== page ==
tics they hope to scatter the opposition and thus, together with the
aid of the non-partisan petition candidates for Police board the
prohibitionists expect to break into office. In other words, they
have made a slate of their own and are maligning and. traducing
every other candidate for the police board.
An editorial April 9th, 1901), in The Omaha Issue, the news
paper of the prohibitionists, says:
"THE FIRE AND POLICE COMMISSION."
"Our vote can be centered on four men. The other vote can
not be centered except in part. Much of it is bound to be scattered
among the various candidates. And it will be OUR TICKET
In the same number of The Omaha Issue, the following para
"The other people will have their slate, and the brewers,
saloon-keepers, gamblers, pimps, and public service corporations
have already be'gun to prepare a slate, and it will be our ticket
against thieves, with all the extra candidates pulling support
away from their ticket."
The same Anti-Saloon League organ, dated April 30th, makes
the following editorial comment ujKin the democratic and repub
lican Nominees for the police board:
"It should be remembered that these eight men, though claim
ing to stand for a greater Omaha, as a matter of fact, really 6tand
for a wide-oien town and brewery rule, with unhindered lawless
ness and licentiousness. They stand for everything the brewer
ies want, and are the Brewers Nominees, and not the nominees of
any political party, except as Judge Kedick's decision secures to
them the pilfered party designation." '
In another paragraph that paper alleges that any man who
votes for the men referred to, "Will place himself on a level with
gamblers, grafters, saloon-keepers and sabbath breakers. The
issue is not republicanism or democracy but good government or
bad government, morality or immorality, open or closed town."
Every republican and democrat in Omaha should resent this
libel upon the candidates of his party.
These shameless assaults upon the character of ruputable can
didates whose only offense is that they are opposed to prohibition
will be bitterly resented by every fair-minded voter on Tuesday.
These attacks upon well known citizens who refuse to jwear the
prohibition label are made by impractical, narrow-visiorted bigots
who have become Mono-Maniacs upon the subject of the liquor
traffic. They form a class by themselves and among them are
few, if any men of financial standing and business ability.
Manifestly there is but one way in which to cope with such
tactics. That is, for every liberal minded voter who is opposed
to prohibition to center upon four candidates for police commis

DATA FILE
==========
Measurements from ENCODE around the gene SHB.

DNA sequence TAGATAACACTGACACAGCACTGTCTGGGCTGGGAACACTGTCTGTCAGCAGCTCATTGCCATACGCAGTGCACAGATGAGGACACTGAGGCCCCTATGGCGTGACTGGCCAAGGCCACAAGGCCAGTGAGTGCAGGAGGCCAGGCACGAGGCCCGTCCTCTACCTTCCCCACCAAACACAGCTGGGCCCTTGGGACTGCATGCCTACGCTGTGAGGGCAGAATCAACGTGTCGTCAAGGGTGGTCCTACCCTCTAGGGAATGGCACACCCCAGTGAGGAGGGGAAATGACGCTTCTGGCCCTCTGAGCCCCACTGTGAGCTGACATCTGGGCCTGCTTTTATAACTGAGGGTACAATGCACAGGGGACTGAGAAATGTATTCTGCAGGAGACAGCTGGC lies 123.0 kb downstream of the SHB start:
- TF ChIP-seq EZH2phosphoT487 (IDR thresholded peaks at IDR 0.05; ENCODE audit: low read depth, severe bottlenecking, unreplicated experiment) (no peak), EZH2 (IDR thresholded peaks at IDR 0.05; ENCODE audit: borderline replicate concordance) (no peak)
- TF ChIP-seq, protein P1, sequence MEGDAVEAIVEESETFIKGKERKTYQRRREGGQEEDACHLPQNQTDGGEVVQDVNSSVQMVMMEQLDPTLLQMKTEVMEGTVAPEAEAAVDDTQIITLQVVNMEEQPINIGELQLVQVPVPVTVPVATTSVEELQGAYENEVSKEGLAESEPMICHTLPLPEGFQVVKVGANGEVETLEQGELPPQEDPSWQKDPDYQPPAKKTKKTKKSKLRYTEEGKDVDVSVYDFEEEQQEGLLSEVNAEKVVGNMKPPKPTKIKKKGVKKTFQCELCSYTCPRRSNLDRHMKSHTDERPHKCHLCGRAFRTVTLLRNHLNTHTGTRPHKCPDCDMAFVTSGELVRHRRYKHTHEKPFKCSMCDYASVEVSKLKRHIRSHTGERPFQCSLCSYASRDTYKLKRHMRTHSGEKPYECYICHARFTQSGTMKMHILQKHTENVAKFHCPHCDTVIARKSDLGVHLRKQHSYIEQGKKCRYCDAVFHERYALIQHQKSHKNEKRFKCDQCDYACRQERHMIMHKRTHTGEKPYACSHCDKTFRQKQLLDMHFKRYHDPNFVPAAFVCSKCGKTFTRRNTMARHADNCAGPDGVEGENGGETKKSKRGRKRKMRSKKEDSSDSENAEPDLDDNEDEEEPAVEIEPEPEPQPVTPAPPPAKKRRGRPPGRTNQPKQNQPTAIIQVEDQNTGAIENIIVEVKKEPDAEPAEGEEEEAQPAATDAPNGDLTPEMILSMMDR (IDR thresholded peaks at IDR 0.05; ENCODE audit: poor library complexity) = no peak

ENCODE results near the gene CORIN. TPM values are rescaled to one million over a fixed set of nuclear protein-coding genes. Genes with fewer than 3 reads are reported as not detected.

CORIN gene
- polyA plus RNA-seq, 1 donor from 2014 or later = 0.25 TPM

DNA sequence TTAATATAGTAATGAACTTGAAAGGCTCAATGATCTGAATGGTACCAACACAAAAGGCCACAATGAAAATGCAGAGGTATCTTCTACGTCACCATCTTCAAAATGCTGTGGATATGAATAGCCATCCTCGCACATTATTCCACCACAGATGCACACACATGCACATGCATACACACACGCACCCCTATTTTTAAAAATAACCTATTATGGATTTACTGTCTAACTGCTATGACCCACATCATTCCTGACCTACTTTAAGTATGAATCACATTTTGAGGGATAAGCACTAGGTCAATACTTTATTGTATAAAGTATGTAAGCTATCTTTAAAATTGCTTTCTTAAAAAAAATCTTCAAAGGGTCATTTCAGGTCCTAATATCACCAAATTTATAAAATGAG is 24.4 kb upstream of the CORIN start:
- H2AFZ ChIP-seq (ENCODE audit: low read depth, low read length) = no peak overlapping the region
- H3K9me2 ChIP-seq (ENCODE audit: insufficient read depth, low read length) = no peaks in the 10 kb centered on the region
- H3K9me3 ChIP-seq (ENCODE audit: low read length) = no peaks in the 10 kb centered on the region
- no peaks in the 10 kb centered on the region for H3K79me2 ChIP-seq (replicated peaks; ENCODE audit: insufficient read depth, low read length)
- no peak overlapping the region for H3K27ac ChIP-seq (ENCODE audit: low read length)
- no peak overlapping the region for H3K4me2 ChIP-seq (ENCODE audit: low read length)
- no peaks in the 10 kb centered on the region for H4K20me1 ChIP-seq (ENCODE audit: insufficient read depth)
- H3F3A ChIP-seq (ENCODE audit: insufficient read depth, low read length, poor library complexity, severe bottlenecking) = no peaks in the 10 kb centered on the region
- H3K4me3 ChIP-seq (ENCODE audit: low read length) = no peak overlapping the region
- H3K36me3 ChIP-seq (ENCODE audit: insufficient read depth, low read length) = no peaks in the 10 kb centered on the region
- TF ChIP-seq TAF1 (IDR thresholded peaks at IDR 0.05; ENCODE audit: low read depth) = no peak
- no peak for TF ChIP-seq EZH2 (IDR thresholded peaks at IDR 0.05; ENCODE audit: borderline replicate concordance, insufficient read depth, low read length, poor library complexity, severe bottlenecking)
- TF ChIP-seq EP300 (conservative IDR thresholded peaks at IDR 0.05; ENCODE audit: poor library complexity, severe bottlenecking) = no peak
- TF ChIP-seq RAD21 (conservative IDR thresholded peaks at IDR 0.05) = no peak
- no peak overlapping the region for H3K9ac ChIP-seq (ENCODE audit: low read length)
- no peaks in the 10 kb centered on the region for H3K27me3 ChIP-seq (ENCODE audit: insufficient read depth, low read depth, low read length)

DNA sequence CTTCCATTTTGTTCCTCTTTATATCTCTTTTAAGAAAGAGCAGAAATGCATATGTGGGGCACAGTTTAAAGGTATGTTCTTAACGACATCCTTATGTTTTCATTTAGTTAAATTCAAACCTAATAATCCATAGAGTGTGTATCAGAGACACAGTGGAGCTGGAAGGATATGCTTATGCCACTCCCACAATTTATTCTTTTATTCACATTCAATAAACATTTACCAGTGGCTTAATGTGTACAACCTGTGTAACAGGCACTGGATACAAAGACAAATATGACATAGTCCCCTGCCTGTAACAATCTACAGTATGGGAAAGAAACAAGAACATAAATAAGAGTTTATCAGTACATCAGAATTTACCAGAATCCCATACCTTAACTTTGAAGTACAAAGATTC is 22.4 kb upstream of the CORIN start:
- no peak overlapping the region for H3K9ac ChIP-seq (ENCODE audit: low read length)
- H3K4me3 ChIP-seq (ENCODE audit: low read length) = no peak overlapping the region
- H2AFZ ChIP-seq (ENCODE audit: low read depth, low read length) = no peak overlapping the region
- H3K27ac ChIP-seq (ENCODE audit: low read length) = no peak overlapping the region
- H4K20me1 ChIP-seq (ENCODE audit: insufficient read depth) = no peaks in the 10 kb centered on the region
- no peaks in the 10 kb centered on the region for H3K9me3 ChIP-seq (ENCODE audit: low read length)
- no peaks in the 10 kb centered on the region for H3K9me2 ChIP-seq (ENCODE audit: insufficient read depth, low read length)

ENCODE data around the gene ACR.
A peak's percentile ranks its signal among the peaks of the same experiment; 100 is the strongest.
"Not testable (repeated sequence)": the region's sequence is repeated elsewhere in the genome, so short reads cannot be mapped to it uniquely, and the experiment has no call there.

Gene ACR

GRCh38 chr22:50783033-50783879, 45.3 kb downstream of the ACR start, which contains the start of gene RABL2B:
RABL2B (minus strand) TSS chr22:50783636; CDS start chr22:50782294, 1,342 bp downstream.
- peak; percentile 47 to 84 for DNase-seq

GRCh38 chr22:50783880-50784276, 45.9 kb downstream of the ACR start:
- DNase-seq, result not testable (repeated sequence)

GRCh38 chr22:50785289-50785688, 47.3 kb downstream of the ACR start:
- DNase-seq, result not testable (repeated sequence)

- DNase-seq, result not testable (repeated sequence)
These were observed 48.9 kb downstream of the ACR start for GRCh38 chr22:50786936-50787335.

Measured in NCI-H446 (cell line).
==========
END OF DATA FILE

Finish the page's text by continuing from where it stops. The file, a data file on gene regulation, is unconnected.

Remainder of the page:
sioners who seem to be stronger than the others. This view of the
matter was taken by the Executive Committee of the Nebraska
Personal Rights League, whose members believe that the surest
way of circumventing the prohibitionists is by combining the
entire strength of the liberal element upon four candidates. After
mature deliberation the committee reached the conclusion that it
. was forced to take a positive stand and select four candidates for
recommendation to the voters of Omaha. This the Committee did
after a full and free discussion of the merits of every candidate,
and the committee's selections are made without prejudice to
other regular party candidates.
The Nebraska Personal Rights league ta'kes pleasure in
recommending to its members and to every voter in Omaha iu
Voters of Omaha :
favor of good government the following candidates for Police
FRED II. HOVE, Republican, by Petition
In order to bo
sure that your
vote will be
cottnted do not
vote within this
but make a
cross In the
nquare a f te r
each of these
W. .7. HUNTER, Republican, by Petition X
CIIAS J. KARBACH, Republican, by Petition X
WM. F. WAPPICII, Republican, by Petition X
These men are well known in Omaha They stand for law en
forcement and for the maintenance of peace and good order. We
believe that they would be just, fair and conservative in the ad
ministration of the affairs of the Fire and Police Commission. On
the other hand, we believe that the candidates of the Anti-Saloon
League would adopt the old methods of radical prohibitionists by
resort to the spy system and other reprehensible measures by which
v neighbors are embittered against each other, and false construc
tions are constantly attempted to be put upon the statutes. In this
connection, we must not overlook the fact that the statute wisely
gives to the office of police commisioner, acting as an excise of
fiter, wide latitude for the exercise of individual discretion in the
performance of duty, and this being the case it is our duty to see
to it that narrow-minded bigots are prevented from holding such
office. The position calls for able, honorable, broadminded men
of capacity for the conduct of public business along rational lines.
In view of all the circumstances of the case, the Personal Rights
League officers feel justified in asking the voters of Omaha to
forget, for the moment, party affiliations and to cast their ballots
for the above ticket. In such a course there is less risk than other
wise. We must center upon a given ticket if we would be sure
. BY ORDER OF THE EXECUTIVE COMMITTEE,
ROBERT O. FINK,
Secretary Nebraska Personal Rights League.